Senator Loren Legarda said that weaving culture and traditional textiles reveal a lot about a nation’s identity and narrate stories of origin communities, becoming essential to a people’s heritage.
Legarda made the statement during her talk for the Association of Southeast Asian Nations (ASEAN) Economic Ministers’ Spouses Program at the Center for International Trade Expositions and Missions (CITEM) organized by the Department of Trade and Industry (DTI) and Mrs. Malou Lopez, wife of DTI Secretary Ramon Lopez.
“Beyond the intricate weaving technique and fine embellishments we find in our traditional textiles, we discover cultural expressions and visions of our history that have endured the test of time. Our vibrant textiles are reflections of our cultural rootedness and symbols of our identity,” the veteran legislator said.
The seasoned lawmaker, a staunch advocate of arts and culture promotion and patron of the country’s first permanent textile gallery, Hibla ng Lahing Filipino, at the National Museum of Anthropology-shared some stories of weaving traditions in the Philippines, like the T’bolis of Lake Sebu whose abaca-made t’nalak is used during significant occasions like birth, marriage and death; the Panay Bukidnons of Calinog, Iloilo who employ intricate embroidery and a unique dyeing system in the creation of their traditional wear; while the Ga’dangs of Mountain Province pass on their weaving tradition to their children to unleash the creativity of the youth while incorporating in them the values of hard work, patience and love of culture.
The lady senator also shared how the Hanunuo Mangyans in Oriental Mindoro continue to practice the tedious process of producing thread from cotton to weave their traditional ramit cloth, which they wear as skirt.
She also said that one of her programs to propagate knowledge on weaving traditions is the Lecture Series on Philippine Traditional Textiles and Indigenous Knowledge at the National Museum of the Philippines. Aside from showcasing the weaving traditions of various ethno-linguistic groups in the country, lecturers from ASEAN neighbors, like Thailand, Vietnam and Laos, have been invited to be part of the project.
Legarda explained that ASEAN member countries, while equally rich in weaving heritage, face several challenges that limit the practice of traditional indigenous weaving.
For instance, with the diminished availability of natural fibers, synthetic yarns such as rayon and polyester have come into popular use; with ease of use, synthetic dyes and dyed synthetic yarns have come into mainstream use; and, fewer are practising the tradition of weaving and natural dyeing as the younger generation have not been as engaged.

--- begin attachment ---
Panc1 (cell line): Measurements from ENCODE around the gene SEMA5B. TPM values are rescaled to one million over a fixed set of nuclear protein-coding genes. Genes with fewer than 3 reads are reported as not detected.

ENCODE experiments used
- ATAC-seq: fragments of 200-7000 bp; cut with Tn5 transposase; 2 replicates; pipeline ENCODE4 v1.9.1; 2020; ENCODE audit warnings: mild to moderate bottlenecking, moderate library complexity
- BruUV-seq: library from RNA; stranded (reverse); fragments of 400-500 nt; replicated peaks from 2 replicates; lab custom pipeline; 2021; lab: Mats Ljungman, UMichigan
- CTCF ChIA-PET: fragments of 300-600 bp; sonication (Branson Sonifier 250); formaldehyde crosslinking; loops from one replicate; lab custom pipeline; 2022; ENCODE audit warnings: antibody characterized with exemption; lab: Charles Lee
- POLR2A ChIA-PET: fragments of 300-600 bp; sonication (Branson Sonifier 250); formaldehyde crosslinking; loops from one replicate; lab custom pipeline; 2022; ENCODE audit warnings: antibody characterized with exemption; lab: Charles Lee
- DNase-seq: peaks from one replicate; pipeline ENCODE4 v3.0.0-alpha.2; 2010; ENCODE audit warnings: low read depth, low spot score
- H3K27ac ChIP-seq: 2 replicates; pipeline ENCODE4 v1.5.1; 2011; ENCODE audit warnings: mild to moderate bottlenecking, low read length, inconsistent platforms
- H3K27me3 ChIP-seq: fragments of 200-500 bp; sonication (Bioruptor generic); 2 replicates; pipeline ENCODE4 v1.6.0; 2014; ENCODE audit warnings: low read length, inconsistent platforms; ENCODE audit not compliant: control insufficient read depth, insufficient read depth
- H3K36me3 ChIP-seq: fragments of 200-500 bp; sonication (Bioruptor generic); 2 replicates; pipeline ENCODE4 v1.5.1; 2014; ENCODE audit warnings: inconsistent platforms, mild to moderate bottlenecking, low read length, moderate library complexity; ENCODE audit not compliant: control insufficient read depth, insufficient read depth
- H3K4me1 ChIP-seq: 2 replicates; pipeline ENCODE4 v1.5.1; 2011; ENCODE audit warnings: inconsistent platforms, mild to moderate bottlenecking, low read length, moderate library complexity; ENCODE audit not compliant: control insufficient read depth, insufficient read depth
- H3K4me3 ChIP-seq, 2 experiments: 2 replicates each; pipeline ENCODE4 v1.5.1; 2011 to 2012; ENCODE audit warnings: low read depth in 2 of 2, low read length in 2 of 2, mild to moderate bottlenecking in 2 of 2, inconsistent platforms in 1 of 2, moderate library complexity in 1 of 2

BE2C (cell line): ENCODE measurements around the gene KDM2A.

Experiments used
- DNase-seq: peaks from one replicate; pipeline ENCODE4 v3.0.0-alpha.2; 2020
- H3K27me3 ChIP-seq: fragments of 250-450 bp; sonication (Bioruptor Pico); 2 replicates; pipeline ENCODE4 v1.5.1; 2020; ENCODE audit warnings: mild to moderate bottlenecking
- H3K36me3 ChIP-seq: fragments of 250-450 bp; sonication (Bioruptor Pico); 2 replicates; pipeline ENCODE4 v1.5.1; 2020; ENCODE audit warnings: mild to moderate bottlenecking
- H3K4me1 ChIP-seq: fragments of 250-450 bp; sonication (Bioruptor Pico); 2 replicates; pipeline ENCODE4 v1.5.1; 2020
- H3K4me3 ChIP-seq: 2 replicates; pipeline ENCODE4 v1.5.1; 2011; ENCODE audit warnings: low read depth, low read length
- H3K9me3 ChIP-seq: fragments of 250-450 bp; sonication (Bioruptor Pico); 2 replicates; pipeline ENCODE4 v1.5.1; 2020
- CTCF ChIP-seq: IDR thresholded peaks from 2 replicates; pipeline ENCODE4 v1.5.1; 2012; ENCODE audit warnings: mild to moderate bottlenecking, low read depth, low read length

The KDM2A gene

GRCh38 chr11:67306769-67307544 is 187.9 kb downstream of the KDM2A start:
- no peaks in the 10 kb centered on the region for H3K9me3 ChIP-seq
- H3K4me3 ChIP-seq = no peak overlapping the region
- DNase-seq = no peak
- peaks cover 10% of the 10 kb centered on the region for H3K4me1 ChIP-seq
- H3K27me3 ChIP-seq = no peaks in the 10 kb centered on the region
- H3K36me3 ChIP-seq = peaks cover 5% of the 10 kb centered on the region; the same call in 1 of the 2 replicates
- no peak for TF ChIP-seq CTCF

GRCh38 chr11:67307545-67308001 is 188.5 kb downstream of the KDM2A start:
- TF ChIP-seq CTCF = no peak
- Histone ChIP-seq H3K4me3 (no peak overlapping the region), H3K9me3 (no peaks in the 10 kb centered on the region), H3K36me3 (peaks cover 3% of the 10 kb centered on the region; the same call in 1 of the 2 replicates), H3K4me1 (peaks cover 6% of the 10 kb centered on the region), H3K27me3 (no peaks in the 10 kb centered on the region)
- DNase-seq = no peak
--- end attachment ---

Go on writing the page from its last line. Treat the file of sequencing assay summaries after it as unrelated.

She said, “The challenge against a backdrop of a fast-changing globalized world is this: How do we promote, preserve and sustain the many weaving methods deeply rooted in our respective cultures? How do we support talented weavers, our culture-bearers, and encourage them to continue weaving and to pass on their expertise and art to the next generation?”
Since 2005, the ASEAN Foundation has been organizing the ASEAN Traditional Textiles Symposium, which Legarda said helps ASEAN members come up with initiatives either through legislation, innovative policies, or programs to allow traditional textiles and weaving traditions to thrive in this day and age.
“Preserving our heritage should be a shared cause. As individuals with influence in our respective nations, the task before us is to help our people value and continue our traditions. There needs to be convergence among agencies and across sectors to strengthen communities and local industries starting with the production of raw resources, to the creation of textiles, to the marketing of products. We should create a nurturing environment where our age-old crafts can flourish,” Legarda stressed.
“We must promote cultural enterprises and creative industries of our indigenous peoples. We must open doors of opportunities for learning and knowledge-sharing so that we expand our weaving communities and local textile industries. As we have commenced the ASEAN Economic Integration, we must not get lost while we welcome each other into one community. Our respective identities as sovereign nations must remain intact. It is in a stronger and strengthened individual country’s identity that regional integration is enriched,” she concluded.